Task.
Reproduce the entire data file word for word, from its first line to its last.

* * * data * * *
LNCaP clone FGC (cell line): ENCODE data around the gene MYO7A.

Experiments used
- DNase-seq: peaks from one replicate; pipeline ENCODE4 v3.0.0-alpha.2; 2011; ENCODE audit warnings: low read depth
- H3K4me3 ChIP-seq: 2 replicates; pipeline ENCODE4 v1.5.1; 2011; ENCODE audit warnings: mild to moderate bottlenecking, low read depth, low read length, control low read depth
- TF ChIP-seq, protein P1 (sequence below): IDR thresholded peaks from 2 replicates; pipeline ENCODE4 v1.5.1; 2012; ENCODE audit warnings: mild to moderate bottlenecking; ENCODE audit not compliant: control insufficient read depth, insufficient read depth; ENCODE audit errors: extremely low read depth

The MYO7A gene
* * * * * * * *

LNCaP clone FGC (cell line): ENCODE data around the gene MYO7A.

Experiments used
- DNase-seq: peaks from one replicate; pipeline ENCODE4 v3.0.0-alpha.2; 2011; ENCODE audit warnings: low read depth
- H3K4me3 ChIP-seq: 2 replicates; pipeline ENCODE4 v1.5.1; 2011; ENCODE audit warnings: mild to moderate bottlenecking, low read depth, low read length, control low read depth
- TF ChIP-seq, protein P1 (sequence below): IDR thresholded peaks from 2 replicates; pipeline ENCODE4 v1.5.1; 2012; ENCODE audit warnings: mild to moderate bottlenecking; ENCODE audit not compliant: control insufficient read depth, insufficient read depth; ENCODE audit errors: extremely low read depth

The MYO7A gene